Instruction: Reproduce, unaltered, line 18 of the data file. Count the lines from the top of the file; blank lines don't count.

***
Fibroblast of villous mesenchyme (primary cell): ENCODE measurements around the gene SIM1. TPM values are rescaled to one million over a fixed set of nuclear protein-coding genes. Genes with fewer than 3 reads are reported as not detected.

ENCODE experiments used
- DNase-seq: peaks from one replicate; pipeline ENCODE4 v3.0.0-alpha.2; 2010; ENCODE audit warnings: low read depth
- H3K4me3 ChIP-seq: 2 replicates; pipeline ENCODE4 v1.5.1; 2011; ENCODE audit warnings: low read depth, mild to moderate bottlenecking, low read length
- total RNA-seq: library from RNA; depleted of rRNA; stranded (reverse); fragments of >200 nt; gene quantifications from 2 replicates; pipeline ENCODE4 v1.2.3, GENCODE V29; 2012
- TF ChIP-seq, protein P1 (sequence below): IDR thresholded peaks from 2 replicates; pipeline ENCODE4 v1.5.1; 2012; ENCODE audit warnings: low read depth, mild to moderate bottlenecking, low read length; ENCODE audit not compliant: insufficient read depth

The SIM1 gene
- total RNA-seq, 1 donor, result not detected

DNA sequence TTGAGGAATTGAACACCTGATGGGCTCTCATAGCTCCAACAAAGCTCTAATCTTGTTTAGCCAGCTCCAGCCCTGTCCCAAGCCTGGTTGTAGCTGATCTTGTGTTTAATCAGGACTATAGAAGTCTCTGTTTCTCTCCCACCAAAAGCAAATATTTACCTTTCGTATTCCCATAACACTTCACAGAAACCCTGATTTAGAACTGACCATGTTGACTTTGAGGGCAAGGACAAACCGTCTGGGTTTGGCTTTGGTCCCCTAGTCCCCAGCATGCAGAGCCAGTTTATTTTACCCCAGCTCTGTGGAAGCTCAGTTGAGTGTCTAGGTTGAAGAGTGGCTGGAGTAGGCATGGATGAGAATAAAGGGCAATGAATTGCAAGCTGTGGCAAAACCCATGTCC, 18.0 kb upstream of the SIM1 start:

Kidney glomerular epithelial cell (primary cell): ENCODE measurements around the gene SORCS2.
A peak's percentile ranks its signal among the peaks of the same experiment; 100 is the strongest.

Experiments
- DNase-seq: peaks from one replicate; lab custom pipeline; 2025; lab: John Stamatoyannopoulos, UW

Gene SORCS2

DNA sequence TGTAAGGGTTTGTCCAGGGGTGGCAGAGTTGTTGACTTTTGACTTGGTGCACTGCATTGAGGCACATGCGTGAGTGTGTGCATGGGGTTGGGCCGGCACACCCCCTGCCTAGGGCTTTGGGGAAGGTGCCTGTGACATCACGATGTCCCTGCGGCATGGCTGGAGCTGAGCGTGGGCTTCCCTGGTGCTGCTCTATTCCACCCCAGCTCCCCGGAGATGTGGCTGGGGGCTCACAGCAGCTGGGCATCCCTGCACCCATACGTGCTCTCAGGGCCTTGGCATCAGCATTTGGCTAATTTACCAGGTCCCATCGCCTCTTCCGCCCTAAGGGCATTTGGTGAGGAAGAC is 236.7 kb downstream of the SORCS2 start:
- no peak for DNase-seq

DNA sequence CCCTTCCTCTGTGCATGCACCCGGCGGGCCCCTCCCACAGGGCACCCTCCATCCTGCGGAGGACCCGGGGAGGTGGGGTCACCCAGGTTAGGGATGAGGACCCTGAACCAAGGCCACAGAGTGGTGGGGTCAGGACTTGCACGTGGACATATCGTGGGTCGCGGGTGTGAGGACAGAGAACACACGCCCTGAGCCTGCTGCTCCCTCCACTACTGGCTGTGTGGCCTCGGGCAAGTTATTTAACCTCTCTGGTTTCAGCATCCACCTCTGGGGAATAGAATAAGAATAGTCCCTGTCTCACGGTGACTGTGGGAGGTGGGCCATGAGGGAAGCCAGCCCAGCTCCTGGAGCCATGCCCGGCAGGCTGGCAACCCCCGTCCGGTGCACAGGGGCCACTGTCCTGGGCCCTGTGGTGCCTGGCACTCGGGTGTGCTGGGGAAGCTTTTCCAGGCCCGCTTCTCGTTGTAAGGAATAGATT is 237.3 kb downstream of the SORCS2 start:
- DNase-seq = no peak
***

- DNase-seq = no peak